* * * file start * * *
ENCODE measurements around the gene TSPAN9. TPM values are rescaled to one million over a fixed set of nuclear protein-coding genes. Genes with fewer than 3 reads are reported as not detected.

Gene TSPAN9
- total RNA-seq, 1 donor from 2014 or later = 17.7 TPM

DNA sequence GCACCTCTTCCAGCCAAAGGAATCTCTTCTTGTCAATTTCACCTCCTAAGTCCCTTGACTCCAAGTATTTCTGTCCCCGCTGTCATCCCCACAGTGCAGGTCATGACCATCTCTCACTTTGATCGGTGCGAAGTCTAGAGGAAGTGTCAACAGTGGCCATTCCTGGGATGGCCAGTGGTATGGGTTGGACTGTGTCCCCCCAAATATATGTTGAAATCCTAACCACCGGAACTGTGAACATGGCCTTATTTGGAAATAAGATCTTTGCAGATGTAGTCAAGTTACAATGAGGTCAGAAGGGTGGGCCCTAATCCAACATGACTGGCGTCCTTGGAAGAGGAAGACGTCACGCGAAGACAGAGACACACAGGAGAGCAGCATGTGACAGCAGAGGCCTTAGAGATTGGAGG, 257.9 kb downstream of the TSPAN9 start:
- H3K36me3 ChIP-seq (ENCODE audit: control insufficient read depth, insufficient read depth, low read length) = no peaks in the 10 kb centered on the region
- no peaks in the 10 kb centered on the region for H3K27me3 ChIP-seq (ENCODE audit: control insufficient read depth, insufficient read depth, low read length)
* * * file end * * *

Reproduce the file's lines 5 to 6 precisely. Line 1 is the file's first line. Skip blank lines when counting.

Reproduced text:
- H3K36me3 ChIP-seq (ENCODE audit: control insufficient read depth, insufficient read depth, low read length) = no peaks in the 10 kb centered on the region
- no peaks in the 10 kb centered on the region for H3K27me3 ChIP-seq (ENCODE audit: control insufficient read depth, insufficient read depth, low read length)